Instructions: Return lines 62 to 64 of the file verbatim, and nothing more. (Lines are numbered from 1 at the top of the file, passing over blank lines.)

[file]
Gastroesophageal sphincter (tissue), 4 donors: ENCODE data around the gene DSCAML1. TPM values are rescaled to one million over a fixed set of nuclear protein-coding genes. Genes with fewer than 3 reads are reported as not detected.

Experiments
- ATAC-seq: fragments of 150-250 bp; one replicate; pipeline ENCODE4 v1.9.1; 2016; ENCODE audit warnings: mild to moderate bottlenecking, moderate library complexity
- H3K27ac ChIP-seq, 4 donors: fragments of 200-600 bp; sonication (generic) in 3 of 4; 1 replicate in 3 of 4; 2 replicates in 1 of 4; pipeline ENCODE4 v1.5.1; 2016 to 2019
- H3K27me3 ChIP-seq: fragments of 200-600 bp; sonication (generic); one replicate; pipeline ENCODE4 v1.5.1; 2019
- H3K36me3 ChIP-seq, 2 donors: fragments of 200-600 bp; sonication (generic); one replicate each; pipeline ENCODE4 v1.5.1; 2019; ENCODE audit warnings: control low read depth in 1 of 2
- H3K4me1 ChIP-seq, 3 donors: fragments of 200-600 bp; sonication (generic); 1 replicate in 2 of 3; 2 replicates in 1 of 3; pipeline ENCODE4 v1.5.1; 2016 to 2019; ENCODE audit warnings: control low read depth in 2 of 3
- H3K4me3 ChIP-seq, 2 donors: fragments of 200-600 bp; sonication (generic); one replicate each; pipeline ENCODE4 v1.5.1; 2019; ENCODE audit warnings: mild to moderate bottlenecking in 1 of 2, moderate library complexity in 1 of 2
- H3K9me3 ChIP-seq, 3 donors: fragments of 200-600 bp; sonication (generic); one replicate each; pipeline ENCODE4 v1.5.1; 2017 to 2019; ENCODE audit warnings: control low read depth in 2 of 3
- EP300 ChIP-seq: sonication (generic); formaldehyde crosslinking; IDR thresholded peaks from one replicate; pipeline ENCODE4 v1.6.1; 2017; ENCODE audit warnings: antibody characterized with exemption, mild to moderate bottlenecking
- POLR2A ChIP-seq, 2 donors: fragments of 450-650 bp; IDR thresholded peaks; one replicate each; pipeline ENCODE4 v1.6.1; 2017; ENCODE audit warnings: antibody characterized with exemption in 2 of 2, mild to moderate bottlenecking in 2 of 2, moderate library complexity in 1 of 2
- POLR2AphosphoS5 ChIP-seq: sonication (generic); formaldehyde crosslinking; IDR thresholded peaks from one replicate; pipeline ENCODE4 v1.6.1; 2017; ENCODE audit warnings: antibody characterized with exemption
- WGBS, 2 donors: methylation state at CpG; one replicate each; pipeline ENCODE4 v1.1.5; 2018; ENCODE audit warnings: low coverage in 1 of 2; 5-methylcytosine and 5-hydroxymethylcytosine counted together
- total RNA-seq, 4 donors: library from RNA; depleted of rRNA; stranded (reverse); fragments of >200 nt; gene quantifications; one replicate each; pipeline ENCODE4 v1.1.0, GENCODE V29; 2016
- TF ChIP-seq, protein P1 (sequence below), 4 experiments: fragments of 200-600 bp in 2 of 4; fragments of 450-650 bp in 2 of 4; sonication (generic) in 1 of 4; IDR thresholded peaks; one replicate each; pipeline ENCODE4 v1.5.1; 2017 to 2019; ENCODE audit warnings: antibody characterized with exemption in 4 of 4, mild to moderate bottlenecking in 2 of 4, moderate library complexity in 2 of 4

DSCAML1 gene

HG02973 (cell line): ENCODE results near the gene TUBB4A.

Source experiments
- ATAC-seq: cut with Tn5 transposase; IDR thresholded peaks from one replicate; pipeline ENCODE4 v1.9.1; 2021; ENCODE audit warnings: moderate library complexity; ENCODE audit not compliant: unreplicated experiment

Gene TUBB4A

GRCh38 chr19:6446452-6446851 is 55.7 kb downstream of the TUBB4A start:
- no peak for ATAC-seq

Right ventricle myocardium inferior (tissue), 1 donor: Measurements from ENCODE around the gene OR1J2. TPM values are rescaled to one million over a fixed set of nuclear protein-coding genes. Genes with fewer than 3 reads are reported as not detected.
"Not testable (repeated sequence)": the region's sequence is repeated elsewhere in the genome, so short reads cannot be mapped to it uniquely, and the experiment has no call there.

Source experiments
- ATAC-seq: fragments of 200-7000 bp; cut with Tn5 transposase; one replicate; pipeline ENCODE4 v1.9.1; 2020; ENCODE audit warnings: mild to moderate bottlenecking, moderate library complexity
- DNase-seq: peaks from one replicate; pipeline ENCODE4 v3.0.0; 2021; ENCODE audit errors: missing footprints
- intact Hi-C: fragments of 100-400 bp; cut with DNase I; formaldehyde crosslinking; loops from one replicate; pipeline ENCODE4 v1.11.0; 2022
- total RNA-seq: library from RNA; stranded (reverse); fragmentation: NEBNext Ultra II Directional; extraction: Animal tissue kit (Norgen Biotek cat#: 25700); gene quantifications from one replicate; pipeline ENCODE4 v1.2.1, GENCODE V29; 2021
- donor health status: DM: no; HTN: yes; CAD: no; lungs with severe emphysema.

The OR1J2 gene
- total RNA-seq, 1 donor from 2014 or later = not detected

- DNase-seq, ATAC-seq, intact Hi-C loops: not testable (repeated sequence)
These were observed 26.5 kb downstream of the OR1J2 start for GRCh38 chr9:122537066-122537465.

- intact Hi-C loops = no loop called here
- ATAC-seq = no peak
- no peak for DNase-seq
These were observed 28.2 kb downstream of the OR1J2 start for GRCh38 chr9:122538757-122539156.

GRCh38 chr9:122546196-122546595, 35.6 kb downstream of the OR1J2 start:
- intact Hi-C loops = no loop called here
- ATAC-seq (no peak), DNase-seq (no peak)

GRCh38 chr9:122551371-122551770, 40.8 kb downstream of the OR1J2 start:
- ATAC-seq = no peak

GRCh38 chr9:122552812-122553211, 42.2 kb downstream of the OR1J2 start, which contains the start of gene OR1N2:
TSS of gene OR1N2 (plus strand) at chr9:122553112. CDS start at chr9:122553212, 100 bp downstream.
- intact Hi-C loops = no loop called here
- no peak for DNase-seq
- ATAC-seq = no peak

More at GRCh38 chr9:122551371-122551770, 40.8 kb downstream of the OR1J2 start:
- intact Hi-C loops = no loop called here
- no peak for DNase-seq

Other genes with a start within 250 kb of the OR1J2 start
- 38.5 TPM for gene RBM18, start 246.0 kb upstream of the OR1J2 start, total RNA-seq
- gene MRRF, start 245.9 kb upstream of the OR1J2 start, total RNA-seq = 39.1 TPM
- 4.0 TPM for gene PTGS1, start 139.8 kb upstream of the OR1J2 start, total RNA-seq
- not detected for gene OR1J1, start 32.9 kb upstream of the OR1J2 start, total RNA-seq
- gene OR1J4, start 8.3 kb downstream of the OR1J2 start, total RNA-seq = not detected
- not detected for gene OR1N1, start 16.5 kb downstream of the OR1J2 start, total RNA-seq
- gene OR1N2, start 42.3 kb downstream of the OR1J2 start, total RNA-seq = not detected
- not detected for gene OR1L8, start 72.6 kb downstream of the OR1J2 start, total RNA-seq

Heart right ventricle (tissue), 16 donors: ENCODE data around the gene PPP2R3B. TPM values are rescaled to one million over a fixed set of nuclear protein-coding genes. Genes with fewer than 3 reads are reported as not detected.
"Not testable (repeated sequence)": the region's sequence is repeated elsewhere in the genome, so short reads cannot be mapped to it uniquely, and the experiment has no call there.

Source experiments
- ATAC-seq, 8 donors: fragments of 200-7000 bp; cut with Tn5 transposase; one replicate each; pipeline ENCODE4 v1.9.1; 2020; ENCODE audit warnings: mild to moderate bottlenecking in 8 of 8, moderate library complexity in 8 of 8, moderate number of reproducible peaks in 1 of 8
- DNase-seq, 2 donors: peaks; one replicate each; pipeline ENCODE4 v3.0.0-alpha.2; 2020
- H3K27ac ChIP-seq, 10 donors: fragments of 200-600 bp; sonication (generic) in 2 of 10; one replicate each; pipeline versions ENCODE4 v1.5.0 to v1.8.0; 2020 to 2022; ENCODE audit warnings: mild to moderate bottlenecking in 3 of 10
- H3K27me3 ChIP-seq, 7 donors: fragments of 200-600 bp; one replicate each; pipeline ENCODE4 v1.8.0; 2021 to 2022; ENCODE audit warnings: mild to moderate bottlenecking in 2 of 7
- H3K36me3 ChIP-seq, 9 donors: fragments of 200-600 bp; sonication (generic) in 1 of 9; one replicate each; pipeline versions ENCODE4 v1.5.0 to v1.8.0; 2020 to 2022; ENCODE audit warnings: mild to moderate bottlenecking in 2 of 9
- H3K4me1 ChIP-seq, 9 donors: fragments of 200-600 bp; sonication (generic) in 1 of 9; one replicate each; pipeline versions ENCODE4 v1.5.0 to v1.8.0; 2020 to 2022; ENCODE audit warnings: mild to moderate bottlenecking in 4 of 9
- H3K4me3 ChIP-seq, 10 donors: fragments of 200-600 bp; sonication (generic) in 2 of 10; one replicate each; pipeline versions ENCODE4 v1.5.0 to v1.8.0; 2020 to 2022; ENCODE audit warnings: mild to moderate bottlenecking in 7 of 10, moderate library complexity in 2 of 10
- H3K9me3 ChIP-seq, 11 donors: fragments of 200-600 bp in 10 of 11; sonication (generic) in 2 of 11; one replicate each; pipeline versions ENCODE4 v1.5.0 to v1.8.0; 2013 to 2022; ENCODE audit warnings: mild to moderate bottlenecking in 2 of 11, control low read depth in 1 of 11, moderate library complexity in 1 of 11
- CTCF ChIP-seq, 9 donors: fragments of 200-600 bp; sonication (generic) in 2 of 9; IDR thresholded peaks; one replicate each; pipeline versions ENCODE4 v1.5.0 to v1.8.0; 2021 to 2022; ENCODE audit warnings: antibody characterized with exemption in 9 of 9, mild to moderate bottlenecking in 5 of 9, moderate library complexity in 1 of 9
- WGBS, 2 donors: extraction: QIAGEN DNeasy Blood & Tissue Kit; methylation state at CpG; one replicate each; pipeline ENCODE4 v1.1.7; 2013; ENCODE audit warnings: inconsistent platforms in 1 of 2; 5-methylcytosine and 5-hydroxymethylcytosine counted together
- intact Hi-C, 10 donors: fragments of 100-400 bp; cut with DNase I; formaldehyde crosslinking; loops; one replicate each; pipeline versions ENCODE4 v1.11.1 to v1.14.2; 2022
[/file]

"Not testable (repeated sequence)": the region's sequence is repeated elsewhere in the genome, so short reads cannot be mapped to it uniquely, and the experiment has no call there.

Source experiments
- ATAC-seq, 8 donors: fragments of 200-7000 bp; cut with Tn5 transposase; one replicate each; pipeline ENCODE4 v1.9.1; 2020; ENCODE audit warnings: mild to moderate bottlenecking in 8 of 8, moderate library complexity in 8 of 8, moderate number of reproducible peaks in 1 of 8